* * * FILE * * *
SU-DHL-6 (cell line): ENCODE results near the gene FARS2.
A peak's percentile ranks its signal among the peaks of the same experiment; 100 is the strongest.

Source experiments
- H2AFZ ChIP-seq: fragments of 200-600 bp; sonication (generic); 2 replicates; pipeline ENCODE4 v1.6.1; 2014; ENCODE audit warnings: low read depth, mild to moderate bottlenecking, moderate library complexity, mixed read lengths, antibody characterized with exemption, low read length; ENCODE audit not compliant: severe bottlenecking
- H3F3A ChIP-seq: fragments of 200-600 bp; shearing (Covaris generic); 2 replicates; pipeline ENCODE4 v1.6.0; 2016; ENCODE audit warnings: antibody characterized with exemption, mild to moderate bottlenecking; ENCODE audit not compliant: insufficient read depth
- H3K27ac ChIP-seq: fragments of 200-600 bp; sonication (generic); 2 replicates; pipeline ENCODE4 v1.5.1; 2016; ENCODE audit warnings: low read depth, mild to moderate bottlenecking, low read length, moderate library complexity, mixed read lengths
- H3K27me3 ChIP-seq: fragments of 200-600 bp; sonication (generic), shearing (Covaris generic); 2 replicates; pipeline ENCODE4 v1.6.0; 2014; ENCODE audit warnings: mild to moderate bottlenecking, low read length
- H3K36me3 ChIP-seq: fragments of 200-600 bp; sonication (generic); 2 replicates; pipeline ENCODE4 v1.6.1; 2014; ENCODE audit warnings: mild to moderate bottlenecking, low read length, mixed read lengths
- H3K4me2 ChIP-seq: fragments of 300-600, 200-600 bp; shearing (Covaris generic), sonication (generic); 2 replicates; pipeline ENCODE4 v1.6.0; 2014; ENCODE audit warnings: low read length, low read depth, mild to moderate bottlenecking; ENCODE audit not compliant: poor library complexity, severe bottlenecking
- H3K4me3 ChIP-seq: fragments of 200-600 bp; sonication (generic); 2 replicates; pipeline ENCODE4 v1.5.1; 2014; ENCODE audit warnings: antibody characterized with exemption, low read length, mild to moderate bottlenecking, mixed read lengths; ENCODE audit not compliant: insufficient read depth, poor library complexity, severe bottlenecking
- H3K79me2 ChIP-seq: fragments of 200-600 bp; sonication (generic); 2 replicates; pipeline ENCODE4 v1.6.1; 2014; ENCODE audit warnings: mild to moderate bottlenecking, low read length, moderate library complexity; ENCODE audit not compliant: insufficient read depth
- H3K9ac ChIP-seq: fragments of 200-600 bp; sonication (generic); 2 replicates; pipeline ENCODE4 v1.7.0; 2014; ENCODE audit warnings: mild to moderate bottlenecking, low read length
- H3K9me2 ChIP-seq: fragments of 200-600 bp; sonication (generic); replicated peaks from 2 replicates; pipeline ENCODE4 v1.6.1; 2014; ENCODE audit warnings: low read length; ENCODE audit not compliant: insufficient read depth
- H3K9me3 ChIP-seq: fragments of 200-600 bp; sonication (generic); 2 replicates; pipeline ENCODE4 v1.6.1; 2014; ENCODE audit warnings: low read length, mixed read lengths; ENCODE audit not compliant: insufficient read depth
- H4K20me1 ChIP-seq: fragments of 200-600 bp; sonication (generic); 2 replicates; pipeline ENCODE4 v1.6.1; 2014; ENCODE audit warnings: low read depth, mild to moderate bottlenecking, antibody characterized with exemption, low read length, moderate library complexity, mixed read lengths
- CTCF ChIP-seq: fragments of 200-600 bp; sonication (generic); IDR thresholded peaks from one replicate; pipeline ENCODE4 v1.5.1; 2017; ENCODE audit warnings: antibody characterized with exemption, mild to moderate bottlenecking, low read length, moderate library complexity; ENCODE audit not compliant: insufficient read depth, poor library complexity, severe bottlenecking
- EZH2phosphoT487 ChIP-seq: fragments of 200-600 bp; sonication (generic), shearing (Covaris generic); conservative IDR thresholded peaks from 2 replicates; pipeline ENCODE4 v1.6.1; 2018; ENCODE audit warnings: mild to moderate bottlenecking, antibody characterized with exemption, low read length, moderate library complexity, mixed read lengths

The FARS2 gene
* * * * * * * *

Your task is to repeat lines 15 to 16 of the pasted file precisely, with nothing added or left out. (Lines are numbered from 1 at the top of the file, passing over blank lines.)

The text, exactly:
- H4K20me1 ChIP-seq: fragments of 200-600 bp; sonication (generic); 2 replicates; pipeline ENCODE4 v1.6.1; 2014; ENCODE audit warnings: low read depth, mild to moderate bottlenecking, antibody characterized with exemption, low read length, moderate library complexity, mixed read lengths
- CTCF ChIP-seq: fragments of 200-600 bp; sonication (generic); IDR thresholded peaks from one replicate; pipeline ENCODE4 v1.5.1; 2017; ENCODE audit warnings: antibody characterized with exemption, mild to moderate bottlenecking, low read length, moderate library complexity; ENCODE audit not compliant: insufficient read depth, poor library complexity, severe bottlenecking